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Investors Continue to Target Industrial

Because of competition for industrial assets, investors are looking to alternative types of industrial product.

The solid performance and positive outlook for expansion have helped to position industrial as one of the favored property types for investors. Survey respondents rated industrial and multifamily as the two most attractive sectors at an average of 7.4 on a scale of 1 to 10, well ahead of hotels at 5.0 and office and retail each at 4.5.

Industrial sales during the first quarter of 2021 totaled $19.6 billion. Taking disruption from 2020 out of the equation, that volume represents a 11.4 percent increase over the $17.6 billion in the first quarter sales volume that occurred in 2019, according to Real Capital Analytics (RCA).

“Fundamentals are strong in industrial real estate. Vacancies in many markets are at record lows. Demand is very strong from tenants, and rental rates continue to increase. So, I don’t see fundamentals causing investors to shy away from industrial real estate,” says Erik Foster, principal and head of industrial capital markets at Avison Young. “We could see some outside headwinds, such as rising interest rates and inflation that could curtail some of the bullish behavior in the industrial market, but generally, the tailwinds will continue for the remainder of 2021,” he says.

Similar to last year, most respondents (55 percent) say they plan to hold onto industrial assets or buy more (36 percent), while those who plan to sell assets are in the minority at 9 percent. The percentage of respondents who said they plan to buy industrial in the next 12 months has maintained a steady level over the past five years with those respondents who said they plan to buy industrial in the coming year ranging between 33 percent and 38 percent.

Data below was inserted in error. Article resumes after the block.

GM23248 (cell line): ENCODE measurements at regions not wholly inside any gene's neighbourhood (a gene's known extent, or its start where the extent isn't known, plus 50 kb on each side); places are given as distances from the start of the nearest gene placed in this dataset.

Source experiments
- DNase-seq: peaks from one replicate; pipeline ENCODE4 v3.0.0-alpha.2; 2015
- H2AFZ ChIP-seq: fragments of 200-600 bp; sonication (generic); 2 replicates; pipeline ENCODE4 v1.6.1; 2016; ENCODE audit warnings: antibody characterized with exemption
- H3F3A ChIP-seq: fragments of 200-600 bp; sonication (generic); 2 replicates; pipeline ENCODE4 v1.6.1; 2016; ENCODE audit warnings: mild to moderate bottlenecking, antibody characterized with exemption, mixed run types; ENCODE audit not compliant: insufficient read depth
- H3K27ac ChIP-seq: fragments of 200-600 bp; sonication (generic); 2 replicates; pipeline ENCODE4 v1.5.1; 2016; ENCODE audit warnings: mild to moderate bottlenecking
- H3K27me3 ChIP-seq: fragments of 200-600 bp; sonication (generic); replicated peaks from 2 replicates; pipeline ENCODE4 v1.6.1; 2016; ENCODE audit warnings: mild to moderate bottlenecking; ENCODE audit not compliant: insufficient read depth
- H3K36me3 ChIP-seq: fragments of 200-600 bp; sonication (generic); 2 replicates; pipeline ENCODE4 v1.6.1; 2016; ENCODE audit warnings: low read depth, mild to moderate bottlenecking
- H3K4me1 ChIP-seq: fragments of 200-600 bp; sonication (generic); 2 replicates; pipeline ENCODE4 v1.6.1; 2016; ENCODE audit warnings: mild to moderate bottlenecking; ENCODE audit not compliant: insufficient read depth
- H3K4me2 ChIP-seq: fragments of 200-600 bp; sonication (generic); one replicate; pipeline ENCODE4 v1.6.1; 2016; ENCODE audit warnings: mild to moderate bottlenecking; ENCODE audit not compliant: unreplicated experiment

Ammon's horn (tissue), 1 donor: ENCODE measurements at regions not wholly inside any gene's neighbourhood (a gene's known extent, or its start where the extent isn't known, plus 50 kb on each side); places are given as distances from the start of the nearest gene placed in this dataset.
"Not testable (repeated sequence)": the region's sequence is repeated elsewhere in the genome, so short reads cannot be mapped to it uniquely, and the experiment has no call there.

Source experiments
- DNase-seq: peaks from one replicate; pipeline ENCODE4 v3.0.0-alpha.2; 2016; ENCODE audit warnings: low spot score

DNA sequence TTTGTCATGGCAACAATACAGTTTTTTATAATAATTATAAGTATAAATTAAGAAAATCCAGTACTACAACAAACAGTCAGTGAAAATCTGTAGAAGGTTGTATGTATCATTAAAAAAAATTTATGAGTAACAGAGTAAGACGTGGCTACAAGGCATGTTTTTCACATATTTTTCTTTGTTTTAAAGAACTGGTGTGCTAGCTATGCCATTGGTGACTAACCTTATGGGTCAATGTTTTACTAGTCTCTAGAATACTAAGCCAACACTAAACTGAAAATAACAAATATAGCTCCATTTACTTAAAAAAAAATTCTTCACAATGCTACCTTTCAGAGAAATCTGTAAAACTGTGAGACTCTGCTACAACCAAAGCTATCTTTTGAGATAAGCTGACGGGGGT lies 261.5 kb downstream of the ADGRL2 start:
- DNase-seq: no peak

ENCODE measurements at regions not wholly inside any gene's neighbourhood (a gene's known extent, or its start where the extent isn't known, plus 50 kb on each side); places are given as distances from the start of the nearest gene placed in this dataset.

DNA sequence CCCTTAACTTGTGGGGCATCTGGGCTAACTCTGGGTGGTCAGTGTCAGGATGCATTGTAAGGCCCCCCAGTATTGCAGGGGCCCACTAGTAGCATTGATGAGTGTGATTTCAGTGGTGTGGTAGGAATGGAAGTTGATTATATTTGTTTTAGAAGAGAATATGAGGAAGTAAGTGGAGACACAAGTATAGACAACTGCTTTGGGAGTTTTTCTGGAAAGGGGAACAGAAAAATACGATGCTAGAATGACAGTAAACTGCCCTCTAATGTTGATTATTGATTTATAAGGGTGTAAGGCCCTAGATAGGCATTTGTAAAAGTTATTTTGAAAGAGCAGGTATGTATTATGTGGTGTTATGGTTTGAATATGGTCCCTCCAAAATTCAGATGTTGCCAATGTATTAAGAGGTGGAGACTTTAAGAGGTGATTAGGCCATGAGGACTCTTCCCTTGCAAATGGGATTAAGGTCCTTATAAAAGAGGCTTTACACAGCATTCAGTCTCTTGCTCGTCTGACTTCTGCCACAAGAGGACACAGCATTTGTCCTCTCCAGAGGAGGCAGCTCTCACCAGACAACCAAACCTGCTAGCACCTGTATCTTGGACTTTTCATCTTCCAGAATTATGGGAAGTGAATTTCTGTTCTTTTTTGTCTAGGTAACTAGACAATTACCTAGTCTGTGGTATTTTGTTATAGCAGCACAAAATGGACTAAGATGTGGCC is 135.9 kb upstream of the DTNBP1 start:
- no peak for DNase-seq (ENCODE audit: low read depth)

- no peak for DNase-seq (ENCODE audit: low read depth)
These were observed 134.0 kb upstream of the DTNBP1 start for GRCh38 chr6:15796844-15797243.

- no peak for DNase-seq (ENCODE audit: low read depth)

Black Creek’s portfolio of industrial assets is giving the firm good insight into operations. “Rent collections were substantially better than any other asset class in real estate, and we had very good visibility into leasing demand given some of our development projects,” says Fazekas. The firm executed 4.4 million sq. ft. of new industrial leases in first quarter, which represents a record high for the firm. That demand is coming from a diverse pool of tenants. “We’re seeing extraordinary leasing activity and demand from tenants right now. So, we’re very bullish on the market,” he says. Vacancies remain extremely low, and it’s really a great time to be an investor in the space, he adds.

The property types most in demand have remained consistent, with warehouse/distribution facilities topping the list at 56 percent, followed by last mile facilities (48 percent) and flex industrial (35 percent). It’s no surprise that warehouse/distribution and last-mile tops the list.

Most attribute that to the Amazon effect and acceleration of e-commerce during the pandemic. “As the brick and mortar retail landscape changes, the distribution and last mile efforts will take their place,” wrote one respondent. Manufacturing ticked higher from 10 percent in 2020 to 14.6 percent in the 2021 survey, followed by R&D at 11 percent. “Changing market dynamics and new opportunities will demand flexible, low cost spaces for new ventures and R&D,” wrote another respondent.

Because of competition for industrial assets, investors are looking to alternative types of industrial product, notes Foster. For example, Avison Young’s industrial capital markets group led by Foster recently was the exclusive advisor for the sale of a transportation-focused portfolio on behalf of CenterPoint Properties.

The portfolio included 53 trans-load and truck terminals in key  markets such as Chicago, Dallas, Atlanta and Philadelphia, and it was purchased by a large institutional investor for approximately $300 million. Demand for logistics real estate is spilling over to these niche sectors, such as truck terminals, as well as areas such as cold storage, he says.